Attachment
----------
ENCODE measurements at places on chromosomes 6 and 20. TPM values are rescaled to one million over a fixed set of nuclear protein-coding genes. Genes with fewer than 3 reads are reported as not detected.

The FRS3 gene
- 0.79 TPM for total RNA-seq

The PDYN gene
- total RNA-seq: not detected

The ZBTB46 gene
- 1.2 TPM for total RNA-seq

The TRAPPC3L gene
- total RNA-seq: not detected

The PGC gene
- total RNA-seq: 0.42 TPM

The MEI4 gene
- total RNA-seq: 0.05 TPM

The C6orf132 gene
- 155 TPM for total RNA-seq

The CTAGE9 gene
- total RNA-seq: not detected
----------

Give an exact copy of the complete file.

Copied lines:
ENCODE measurements at places on chromosomes 6 and 20. TPM values are rescaled to one million over a fixed set of nuclear protein-coding genes. Genes with fewer than 3 reads are reported as not detected.

The FRS3 gene
- 0.79 TPM for total RNA-seq

The PDYN gene
- total RNA-seq: not detected

The ZBTB46 gene
- 1.2 TPM for total RNA-seq

The TRAPPC3L gene
- total RNA-seq: not detected

The PGC gene
- total RNA-seq: 0.42 TPM

The MEI4 gene
- total RNA-seq: 0.05 TPM

The C6orf132 gene
- 155 TPM for total RNA-seq

The CTAGE9 gene
- total RNA-seq: not detected